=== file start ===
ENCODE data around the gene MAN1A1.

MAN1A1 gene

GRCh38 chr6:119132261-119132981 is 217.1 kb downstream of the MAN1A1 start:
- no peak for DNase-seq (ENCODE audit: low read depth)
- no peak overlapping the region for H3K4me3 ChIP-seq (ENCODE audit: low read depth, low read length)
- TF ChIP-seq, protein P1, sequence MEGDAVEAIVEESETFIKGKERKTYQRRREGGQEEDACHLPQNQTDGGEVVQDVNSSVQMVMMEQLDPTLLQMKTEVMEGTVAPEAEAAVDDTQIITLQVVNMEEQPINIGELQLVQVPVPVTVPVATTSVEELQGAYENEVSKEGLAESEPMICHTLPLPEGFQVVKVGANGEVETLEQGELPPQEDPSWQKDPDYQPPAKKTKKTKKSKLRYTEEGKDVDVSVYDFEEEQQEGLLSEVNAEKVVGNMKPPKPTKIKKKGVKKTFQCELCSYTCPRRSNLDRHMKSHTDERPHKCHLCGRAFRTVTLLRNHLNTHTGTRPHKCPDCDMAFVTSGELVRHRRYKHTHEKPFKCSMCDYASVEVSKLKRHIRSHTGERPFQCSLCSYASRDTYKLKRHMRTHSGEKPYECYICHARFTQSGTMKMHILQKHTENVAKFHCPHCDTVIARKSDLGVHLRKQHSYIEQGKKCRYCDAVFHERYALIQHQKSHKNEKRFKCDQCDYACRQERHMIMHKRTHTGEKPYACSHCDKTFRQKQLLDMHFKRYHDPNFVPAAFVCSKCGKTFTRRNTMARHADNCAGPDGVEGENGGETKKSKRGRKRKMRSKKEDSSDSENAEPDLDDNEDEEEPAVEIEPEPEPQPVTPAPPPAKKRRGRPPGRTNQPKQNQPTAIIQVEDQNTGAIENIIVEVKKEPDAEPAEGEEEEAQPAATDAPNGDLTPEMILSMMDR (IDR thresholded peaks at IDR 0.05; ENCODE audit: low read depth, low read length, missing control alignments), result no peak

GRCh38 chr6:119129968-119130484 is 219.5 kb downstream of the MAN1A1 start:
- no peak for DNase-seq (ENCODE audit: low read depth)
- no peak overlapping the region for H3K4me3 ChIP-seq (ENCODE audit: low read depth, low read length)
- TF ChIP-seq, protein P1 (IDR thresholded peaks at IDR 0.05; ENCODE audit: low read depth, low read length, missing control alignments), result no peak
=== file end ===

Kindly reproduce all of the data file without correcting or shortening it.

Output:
ENCODE data around the gene MAN1A1.

MAN1A1 gene

GRCh38 chr6:119132261-119132981 is 217.1 kb downstream of the MAN1A1 start:
- no peak for DNase-seq (ENCODE audit: low read depth)
- no peak overlapping the region for H3K4me3 ChIP-seq (ENCODE audit: low read depth, low read length)
- TF ChIP-seq, protein P1, sequence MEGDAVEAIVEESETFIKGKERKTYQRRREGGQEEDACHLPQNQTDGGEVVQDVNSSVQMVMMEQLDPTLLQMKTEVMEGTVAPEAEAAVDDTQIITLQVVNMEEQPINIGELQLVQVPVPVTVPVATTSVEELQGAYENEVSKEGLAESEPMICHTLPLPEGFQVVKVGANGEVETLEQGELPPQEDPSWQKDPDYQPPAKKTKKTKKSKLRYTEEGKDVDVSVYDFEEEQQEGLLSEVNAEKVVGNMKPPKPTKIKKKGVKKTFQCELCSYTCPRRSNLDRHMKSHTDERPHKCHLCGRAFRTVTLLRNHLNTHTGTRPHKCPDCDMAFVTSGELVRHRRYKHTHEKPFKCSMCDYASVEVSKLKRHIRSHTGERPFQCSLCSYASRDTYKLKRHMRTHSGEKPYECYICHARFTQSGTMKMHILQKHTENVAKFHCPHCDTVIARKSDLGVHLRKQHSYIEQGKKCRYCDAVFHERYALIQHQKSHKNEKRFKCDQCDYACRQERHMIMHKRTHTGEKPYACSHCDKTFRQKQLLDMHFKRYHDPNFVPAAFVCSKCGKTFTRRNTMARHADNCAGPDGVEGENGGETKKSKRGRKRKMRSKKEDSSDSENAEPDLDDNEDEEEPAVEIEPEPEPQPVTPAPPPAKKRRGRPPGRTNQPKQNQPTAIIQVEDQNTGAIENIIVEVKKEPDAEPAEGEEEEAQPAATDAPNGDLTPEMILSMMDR (IDR thresholded peaks at IDR 0.05; ENCODE audit: low read depth, low read length, missing control alignments), result no peak

GRCh38 chr6:119129968-119130484 is 219.5 kb downstream of the MAN1A1 start:
- no peak for DNase-seq (ENCODE audit: low read depth)
- no peak overlapping the region for H3K4me3 ChIP-seq (ENCODE audit: low read depth, low read length)
- TF ChIP-seq, protein P1 (IDR thresholded peaks at IDR 0.05; ENCODE audit: low read depth, low read length, missing control alignments), result no peak